Interest rates in Q4 2023
After watching this interview with Chairman Powell this week to investigate what the current monetary policy thoughts might be, we kept digging and found some other interesting data that buyers may want to be aware of.
Where are interest rates headed?
No one knows the answer to this question. It is having an impact on the housing market all over the country with mortgage applications hitting a 28-year low. Having insight into where rates may be in the future could present buyers with a small window of opportunity to secure the lower pricing currently available and speculate on lower rates in the future to lower payments through a refinance.
Market forces set mortgage rates, and generally, there is a correlation to the ten-year treasury. The relationship between the 10-year (TNX) and mortgage rates varies. There is a good article about that here, along with a historical chart here. Generally, the spread is 170bps but widens during economic uncertainty, it is currently hovering at about 3% (300bps).
The willingness of banks to lend based on risk factors and capital requirements is one component that drives the spread between the TNX and 30-year mortgage rates.
The Federal Reserve also dictates monetary policy, easing or tightening money supply using their Fed Funds rate and purchasing US treasuries and mortgage-backed securities.
So, the Fed doesn’t set mortgage rates, but they do influence them by telegraphing to the markets where they may move in the future. The Fed’s goal is full employment and stable pricing. The recent rate increases are a direct result of the price inflation we have seen as an after-effect of COVID stimulus money hitting our economy.
What is the “Dot Plot”, and what can this tell us about the direction of rates in the future?
The Fed releases a summary of their economic projections after FOMC meeting with the latest report from September here. As part of this report, there is a chart called the “dot plot” on page 4 of this report. Great article explaining the dot plot here. It is a visual representation of the FOMC participants' assessments of appropriate monetary policy. But it also gives a glimpse into what the committee may think about the future. Obviously, market events, news events, and geopolitical events can cause them to shift their thinking before we get to the future, but I find this interesting when thinking about what direction we may be heading in the future. (A project for a different day will be to look back at historical Dot Plots and see if the 2022 and 2023 interest Fed Funds rates matched previous Dot Plots or not.)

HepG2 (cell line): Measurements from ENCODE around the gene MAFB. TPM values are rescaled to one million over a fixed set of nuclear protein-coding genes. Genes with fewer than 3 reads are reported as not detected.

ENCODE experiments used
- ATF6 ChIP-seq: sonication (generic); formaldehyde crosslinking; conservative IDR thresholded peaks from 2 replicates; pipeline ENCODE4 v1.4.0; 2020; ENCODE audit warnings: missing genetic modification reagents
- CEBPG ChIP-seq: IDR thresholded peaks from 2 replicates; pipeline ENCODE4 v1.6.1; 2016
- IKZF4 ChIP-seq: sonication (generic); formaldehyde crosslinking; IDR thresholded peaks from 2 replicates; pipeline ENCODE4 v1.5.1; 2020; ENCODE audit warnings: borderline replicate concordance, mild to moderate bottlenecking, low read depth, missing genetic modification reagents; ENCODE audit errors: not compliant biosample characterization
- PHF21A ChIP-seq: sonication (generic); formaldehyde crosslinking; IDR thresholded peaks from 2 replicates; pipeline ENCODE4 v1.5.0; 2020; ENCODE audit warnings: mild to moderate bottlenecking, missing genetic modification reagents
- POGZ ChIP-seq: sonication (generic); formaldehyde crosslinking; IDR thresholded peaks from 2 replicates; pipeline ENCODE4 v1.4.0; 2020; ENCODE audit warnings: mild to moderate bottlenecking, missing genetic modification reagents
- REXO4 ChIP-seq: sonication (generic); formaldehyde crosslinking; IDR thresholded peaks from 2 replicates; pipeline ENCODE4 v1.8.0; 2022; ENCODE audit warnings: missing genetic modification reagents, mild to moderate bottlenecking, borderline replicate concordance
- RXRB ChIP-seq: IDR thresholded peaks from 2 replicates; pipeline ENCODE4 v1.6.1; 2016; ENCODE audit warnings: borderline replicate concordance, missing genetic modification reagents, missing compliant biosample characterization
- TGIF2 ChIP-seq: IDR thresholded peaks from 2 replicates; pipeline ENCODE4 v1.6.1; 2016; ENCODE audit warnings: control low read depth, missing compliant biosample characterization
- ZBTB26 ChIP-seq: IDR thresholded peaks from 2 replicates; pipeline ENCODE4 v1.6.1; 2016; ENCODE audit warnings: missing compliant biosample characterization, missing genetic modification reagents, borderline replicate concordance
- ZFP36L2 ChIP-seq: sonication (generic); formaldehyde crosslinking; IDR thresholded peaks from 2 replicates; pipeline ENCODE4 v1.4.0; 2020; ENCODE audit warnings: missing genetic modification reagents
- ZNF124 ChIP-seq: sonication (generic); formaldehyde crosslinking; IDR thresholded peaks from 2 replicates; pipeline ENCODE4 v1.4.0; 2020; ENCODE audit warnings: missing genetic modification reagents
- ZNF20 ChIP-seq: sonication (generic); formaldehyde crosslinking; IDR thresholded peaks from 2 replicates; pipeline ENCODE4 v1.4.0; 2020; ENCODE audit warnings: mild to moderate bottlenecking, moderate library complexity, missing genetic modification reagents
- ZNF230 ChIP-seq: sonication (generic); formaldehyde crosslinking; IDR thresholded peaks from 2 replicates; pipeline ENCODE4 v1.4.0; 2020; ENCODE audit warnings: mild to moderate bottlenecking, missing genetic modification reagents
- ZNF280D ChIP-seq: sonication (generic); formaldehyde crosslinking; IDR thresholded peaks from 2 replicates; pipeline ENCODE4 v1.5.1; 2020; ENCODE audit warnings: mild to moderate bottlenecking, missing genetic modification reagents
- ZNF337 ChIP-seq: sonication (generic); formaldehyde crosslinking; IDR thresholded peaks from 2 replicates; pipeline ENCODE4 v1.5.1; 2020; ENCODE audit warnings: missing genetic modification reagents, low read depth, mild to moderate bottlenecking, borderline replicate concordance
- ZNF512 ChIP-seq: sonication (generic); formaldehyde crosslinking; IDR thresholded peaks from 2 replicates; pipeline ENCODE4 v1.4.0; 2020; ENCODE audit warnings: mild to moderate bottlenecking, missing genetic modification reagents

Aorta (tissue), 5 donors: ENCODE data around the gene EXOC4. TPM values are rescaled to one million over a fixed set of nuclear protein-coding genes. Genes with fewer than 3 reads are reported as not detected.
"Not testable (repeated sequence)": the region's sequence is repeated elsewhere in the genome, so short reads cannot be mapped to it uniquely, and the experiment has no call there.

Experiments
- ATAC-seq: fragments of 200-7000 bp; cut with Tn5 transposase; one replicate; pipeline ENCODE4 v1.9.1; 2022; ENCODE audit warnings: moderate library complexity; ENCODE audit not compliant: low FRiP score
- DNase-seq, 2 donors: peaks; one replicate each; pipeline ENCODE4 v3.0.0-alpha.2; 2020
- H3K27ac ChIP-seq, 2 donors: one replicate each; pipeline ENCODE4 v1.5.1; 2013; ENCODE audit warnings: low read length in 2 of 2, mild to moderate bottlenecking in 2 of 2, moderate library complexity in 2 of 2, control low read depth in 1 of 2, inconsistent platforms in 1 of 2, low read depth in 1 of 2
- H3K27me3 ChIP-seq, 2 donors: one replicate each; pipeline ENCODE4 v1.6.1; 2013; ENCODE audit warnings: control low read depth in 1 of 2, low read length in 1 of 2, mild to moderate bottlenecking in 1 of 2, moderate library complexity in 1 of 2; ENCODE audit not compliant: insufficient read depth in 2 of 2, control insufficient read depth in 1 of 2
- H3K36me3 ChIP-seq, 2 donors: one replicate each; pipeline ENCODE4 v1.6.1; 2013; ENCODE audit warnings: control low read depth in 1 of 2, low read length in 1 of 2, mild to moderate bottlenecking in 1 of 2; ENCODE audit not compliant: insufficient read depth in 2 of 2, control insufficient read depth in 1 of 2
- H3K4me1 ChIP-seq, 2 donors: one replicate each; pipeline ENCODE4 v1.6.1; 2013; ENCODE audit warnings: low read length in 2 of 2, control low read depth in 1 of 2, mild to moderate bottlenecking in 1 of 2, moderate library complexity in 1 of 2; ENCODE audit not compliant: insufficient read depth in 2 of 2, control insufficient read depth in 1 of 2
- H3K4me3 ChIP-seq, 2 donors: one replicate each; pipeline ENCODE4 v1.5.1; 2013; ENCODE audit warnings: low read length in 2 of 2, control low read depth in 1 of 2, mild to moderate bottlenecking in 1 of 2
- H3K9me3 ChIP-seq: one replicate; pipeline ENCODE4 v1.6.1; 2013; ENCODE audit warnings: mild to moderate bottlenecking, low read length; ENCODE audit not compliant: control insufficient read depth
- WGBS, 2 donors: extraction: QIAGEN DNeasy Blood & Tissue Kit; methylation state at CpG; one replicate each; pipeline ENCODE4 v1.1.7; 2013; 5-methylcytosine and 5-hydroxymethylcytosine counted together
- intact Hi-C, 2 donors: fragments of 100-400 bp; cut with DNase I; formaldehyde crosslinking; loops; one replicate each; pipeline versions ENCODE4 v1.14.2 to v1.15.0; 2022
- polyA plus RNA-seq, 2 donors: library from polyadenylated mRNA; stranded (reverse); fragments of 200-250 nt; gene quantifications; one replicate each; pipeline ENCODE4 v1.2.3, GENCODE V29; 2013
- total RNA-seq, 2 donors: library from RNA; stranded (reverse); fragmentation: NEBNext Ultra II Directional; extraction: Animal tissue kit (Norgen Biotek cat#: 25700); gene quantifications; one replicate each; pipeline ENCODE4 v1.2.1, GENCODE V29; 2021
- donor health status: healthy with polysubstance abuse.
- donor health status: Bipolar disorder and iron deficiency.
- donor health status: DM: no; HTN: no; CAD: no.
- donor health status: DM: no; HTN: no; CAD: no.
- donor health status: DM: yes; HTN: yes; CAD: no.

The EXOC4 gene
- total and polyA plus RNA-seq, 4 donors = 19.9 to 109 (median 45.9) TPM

What is the CME Fed watch tool?
The link to this tool is here
If we look forward to June 2024, you can see that the bond trader sentiment is that the traders think that there is a greater than 50% probability that the Fed Funds rate will be below 5% in June 2024. This doesn’t exactly align with the Dot Plot, but it is close.
So maybe, just maybe, the Fed will ease monetary policy before June of 2024. This is great news to mortgage lenders and realtors everywhere. In addition, and this is just speculation, I wonder if the 3% spread may tighten lower mortgage rates even more than the fed decrease in rates. The Dot Plot shows fed funds rate much lower in 2025, at ~ 3.5% and if we add in the typical 170bps spread, that could mean mortgage rates ~5.5%.
How should we use this information and does this provide an opportunity for a window of time for real estate buyers?
No one knows what will happen to mortgage rates in the future, it is impossible to know that. However, we can guess at what we think appears to be the most probable outcome. Given the above, it appears that both the CME traders and the FOMC committee see a possibility of mortgage rates decreasing in the next two years, perhaps as soon as Q2 2024. In our current market, we have seen a decrease in Austin pricing from the peak of 10-15%, depending on the part of town. St Louis Fed data chart is here, showing an approximate 10% decrease overall.
If you are waiting in the wings for rates to decline, you may have a window of time now where you can capture the price decreases caused by higher rates, lock in the 10%-15% discount from the peak pandemic pricing, and then wait for rates to decline in 2024-2025 to refinance and lower payments.
A few examples are here, and you can always check the math on an online mortgage calculator.
$500,000 house with 20% down payment in central Austin today with 7.8% interest rates would have a mortgage payment of $2,883 (excluding property taxes). If rates do in fact, go down to 5.5% in 2025 this same payment could be refinanced to $1,950. This represents a savings of $1,000 a month on the mortgage payment (excluding property taxes).
The additional benefit to a buyer is that prices are likely to increase when rates ease slightly as inventory remains rather low and may be likely to remain low due to the lock in effect Covid era 2% rates has on inventory moving forward. So a buyer that purchases now may be able to save ~25% on interest rate costs in the future as well as lock in 2023 discounted pricing.
We never know where rates will end up and we never recommend people outright speculate on interest rates, but if your long-term goals are to acquire property and you plan on owning that property for many years, this may be an exciting time to be set up for future success.
Always happy to do the research and be your data nerd so you don't have to!